Tuesday, March 16, 2010


Today, something a little different.  We're going to take a look at the idea of "trusting your gut," or "using your intuition." 

This semester I am teaching "Public Service Ethics: Toward Ethical Engagement."  Actually, K-State insists on calling the course "Administrative Ethics."  Yawn...

I thought I'd bring a lesson from class into my blog.  Although it has absolutely nothing to do with the environment or sustainability or even the health care bill (that was a joke), I want to present some interesting new-ish research:  That we are not rational decision-makers, but, rather, jump to conclusions based on subconscious memories, and then defend our conclusions as "rational," by dubious means.  I hope you enjoy this, and I am, as always, very interested in your feedback.  I know many will leave feedback on facebook because that's where my most vociferous friends hang, but have a heart and copy it here too, for my non-facebook readers.

Last week, my students were each given a simple scenario and asked to analyze it first with the ethical tools I've taught them, and then again, using just the provisions of a Code of Ethics.  One of my students, Suzanne, had roughly the following scenario:

The Exec Director [ED] of a nonprofit organization saw that a former employee was maligned in a newspaper article. Although the ED was not particularly close to the former employee, based on years of experience with the man, he nevertheless felt the article’s description of the former employee was so far off the mark that the negative description had to be inaccurate.  The ED was considering whether to step forward, we assume because it bothered him that the article might harm his former employee’s reputation without merit, to challenge the article's veracity.

Rather than doing the ethical analysis for you, my intent is to deal with my apparently harmless little assumption – that the ED’s motivation was human decency or perhaps loyalty to an old employee, or some such motivator. One of Suzanne’s questions for analysis was:

Why is ED is considering “doing something?”" Is he concerned about correct reportage from the newspaper? Is the report damaging [the former employee] and/or the organization by which he is employed? How is ED a stakeholder in this issue?

Suzanne’s question, "Why is ED considering doing something?" calls into question the motivation of the ED, leaving open the possibility that my assumption might not be the only possible reason for the ED's behavior. 

Until Suzanne posed her question, I would wager (and I only wager when the odds are overwhelmingly in my favor) that most of us automatically assume the ED is considering action because he has some urge - human decency or whatever – to right a wrong - to tell what he knows - to suggest that the article might be an unfair and harmful mischaracterization.  I'll leave you to ponder for now why most of us make that assumption.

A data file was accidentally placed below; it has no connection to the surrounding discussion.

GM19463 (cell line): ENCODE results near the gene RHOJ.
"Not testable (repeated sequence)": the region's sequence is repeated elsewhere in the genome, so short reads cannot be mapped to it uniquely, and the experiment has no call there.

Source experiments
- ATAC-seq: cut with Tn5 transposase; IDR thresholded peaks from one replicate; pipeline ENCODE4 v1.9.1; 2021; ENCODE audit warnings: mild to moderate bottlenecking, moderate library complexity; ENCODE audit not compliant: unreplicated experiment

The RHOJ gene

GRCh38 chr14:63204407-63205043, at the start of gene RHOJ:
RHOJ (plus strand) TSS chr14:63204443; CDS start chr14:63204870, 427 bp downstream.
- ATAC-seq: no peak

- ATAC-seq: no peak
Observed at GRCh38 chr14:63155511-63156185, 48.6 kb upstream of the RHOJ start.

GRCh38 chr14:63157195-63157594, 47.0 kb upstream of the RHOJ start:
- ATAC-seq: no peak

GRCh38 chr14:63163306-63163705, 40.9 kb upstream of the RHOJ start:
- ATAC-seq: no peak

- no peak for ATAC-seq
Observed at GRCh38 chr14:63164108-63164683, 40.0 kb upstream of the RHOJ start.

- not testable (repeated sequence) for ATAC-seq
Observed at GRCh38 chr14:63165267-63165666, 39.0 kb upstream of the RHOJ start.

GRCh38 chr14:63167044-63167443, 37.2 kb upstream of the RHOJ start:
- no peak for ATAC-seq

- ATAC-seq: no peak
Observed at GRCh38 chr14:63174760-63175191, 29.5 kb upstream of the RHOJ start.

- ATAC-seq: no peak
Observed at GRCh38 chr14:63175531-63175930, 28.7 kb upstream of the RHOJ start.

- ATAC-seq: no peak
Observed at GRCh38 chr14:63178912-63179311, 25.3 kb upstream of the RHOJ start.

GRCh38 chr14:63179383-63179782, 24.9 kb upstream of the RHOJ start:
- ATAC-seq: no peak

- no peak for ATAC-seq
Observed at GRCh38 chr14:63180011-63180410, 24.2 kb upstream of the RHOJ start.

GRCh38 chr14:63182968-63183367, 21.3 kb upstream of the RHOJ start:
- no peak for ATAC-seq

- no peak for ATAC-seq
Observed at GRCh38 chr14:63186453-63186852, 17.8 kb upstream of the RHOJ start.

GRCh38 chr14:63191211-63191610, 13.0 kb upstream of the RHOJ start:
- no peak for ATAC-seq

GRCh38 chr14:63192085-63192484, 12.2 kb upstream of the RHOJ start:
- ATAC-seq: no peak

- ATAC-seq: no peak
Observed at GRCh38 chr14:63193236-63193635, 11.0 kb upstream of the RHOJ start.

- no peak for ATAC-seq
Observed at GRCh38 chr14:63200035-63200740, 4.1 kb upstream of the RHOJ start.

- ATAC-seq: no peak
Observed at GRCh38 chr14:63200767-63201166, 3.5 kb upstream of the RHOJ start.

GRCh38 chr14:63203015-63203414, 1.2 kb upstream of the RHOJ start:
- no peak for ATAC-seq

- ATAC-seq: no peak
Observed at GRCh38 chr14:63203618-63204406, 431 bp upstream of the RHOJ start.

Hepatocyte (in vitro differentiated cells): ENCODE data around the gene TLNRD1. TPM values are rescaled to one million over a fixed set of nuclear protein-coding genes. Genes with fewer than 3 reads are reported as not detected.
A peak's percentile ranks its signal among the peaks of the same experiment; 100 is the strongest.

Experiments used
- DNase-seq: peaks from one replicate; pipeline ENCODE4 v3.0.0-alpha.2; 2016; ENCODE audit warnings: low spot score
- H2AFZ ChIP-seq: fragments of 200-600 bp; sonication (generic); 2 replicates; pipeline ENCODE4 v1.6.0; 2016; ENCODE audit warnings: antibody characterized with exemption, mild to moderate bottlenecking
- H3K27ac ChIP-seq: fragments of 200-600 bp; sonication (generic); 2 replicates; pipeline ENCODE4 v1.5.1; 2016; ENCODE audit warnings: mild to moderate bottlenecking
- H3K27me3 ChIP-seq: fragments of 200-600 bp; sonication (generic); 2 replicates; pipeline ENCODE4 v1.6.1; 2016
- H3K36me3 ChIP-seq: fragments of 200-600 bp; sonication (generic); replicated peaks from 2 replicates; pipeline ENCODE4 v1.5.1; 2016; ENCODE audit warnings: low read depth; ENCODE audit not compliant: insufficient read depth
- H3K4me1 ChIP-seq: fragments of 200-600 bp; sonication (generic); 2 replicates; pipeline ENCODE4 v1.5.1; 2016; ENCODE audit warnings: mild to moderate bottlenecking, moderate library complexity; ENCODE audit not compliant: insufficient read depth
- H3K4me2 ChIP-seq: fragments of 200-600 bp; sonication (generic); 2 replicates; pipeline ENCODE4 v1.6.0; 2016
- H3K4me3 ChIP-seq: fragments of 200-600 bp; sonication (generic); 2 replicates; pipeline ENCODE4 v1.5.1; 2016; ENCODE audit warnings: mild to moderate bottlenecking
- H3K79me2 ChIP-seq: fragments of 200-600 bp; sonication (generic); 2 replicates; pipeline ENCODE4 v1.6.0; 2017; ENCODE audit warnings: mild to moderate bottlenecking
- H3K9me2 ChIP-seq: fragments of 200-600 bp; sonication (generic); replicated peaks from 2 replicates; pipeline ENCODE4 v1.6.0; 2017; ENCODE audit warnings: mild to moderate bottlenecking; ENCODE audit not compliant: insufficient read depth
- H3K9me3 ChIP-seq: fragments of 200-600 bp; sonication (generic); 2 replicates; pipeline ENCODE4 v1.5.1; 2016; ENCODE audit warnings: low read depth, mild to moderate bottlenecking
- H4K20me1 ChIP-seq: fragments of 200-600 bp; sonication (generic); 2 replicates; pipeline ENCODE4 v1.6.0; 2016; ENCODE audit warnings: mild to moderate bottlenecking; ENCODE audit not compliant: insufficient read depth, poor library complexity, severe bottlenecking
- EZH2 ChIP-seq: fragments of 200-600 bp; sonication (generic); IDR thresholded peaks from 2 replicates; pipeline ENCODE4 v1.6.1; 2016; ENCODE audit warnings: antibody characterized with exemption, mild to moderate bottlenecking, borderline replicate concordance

While you're pondering - assuming you can do that and read at the same time - I want to discuss why it is VERY IMPORTANT to take a few minutes to question such seemingly harmless assumptions, to ask ourselves whether these assumptions might be in error.  Might there be other reasons at play?

I am through for the moment with the actual scenario.  We don't have enough information in this small snippet of a case study to figure out what the ED's motives might have been.   And in fact, they might have been exactly the motives we assumed.  But that's not the point! 

The point is that this scenario is a great jumping off place for making a BIG DEAL out of the idea that we often act from/with underlying assumptions, or intuition about people's behavior.  

Recent neurobiological research suggests an interesting phenomenon is at play in our ethical (and actually all) decision-making. This research seems to contradict our long-standing cultural belief that we are “rational man,” (or woman) and that we make “rational decisions” based on the facts.  In fact, the old line of thinking suggests that if we make erroneous decisions, it is because we lacked some of the facts – not all facts are always knowable or known to us. But recent research suggests something entirely different is going on in human decision-making. Recent research suggests humans are “pattern seekers.”  Madrazo Jr. & Motz, 2005. When a situation presents, our brain begins a fast review of past experience and/or knowledge of similar situations, subconsciously (and sometimes consciously) looking for patterns. These patterns serve as “heuristics,” short-cuts to understanding a situation and knowing how to move forward. This amounts to making a “snap judgment,” and mostly serves us well because there is not enough time in life to start over considering each situation independently.